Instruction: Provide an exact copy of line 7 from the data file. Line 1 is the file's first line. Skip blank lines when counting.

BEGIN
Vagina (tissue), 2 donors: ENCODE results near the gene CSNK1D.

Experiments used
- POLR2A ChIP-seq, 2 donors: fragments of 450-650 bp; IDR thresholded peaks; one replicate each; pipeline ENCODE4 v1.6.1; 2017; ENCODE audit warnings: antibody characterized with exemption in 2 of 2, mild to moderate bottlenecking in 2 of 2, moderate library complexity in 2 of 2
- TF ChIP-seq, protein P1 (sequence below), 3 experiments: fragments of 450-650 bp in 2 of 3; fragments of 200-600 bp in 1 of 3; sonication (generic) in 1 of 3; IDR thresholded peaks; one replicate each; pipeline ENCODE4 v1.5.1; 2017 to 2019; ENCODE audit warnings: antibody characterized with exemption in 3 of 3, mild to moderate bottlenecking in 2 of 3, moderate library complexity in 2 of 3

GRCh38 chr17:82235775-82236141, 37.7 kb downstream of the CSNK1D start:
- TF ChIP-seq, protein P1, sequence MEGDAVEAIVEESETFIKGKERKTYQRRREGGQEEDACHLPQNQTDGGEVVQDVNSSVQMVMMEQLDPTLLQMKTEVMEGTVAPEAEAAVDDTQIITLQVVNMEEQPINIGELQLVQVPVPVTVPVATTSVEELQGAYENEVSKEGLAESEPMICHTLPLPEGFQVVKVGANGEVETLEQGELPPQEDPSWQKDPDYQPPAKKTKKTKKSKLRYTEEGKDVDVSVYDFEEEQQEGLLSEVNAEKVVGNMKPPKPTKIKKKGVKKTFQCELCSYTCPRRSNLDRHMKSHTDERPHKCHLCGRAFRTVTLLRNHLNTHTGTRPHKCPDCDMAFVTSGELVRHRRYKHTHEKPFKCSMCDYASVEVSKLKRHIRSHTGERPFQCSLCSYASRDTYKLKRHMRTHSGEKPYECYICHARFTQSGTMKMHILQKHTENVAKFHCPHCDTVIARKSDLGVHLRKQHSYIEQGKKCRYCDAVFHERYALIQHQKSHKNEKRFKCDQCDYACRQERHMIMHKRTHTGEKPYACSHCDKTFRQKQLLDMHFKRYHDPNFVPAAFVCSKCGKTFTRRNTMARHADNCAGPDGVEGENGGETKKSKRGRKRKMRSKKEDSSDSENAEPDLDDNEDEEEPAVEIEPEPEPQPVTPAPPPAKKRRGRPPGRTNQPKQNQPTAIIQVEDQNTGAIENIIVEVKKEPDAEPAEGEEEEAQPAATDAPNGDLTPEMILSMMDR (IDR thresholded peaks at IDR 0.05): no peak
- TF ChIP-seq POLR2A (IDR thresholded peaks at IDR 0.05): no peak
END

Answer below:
- TF ChIP-seq POLR2A (IDR thresholded peaks at IDR 0.05): no peak